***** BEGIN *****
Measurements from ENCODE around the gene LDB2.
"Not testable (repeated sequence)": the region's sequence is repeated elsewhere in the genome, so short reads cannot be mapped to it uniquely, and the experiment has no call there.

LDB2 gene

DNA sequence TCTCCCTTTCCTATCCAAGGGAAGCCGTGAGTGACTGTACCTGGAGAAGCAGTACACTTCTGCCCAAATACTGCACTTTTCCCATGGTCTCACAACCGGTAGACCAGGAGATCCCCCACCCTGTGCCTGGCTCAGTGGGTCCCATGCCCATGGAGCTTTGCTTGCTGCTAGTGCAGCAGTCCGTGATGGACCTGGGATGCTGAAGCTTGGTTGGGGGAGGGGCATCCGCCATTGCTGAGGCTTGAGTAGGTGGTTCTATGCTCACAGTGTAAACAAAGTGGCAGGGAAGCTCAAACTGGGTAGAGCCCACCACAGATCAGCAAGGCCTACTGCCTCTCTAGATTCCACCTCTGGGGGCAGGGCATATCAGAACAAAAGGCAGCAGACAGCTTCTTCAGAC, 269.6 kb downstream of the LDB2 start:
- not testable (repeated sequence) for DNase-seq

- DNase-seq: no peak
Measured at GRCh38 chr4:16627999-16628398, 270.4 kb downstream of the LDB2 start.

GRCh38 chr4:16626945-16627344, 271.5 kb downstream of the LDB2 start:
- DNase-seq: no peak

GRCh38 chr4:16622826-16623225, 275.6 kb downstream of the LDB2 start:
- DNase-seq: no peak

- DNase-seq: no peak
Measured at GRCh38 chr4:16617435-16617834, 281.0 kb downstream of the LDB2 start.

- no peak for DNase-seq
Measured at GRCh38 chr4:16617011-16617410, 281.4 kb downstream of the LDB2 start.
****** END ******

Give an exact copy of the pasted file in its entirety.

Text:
Measurements from ENCODE around the gene LDB2.
"Not testable (repeated sequence)": the region's sequence is repeated elsewhere in the genome, so short reads cannot be mapped to it uniquely, and the experiment has no call there.

LDB2 gene

DNA sequence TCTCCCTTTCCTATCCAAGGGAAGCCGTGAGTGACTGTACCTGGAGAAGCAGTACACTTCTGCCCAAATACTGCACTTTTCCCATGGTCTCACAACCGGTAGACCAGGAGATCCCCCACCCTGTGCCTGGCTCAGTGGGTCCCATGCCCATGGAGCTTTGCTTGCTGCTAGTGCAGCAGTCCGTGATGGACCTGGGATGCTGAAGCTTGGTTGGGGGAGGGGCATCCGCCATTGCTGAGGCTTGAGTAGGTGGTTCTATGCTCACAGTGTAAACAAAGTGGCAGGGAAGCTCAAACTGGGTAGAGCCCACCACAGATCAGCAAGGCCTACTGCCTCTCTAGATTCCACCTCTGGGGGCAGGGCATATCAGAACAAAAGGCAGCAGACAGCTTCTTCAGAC, 269.6 kb downstream of the LDB2 start:
- not testable (repeated sequence) for DNase-seq

- DNase-seq: no peak
Measured at GRCh38 chr4:16627999-16628398, 270.4 kb downstream of the LDB2 start.

GRCh38 chr4:16626945-16627344, 271.5 kb downstream of the LDB2 start:
- DNase-seq: no peak

GRCh38 chr4:16622826-16623225, 275.6 kb downstream of the LDB2 start:
- DNase-seq: no peak

- DNase-seq: no peak
Measured at GRCh38 chr4:16617435-16617834, 281.0 kb downstream of the LDB2 start.

- no peak for DNase-seq
Measured at GRCh38 chr4:16617011-16617410, 281.4 kb downstream of the LDB2 start.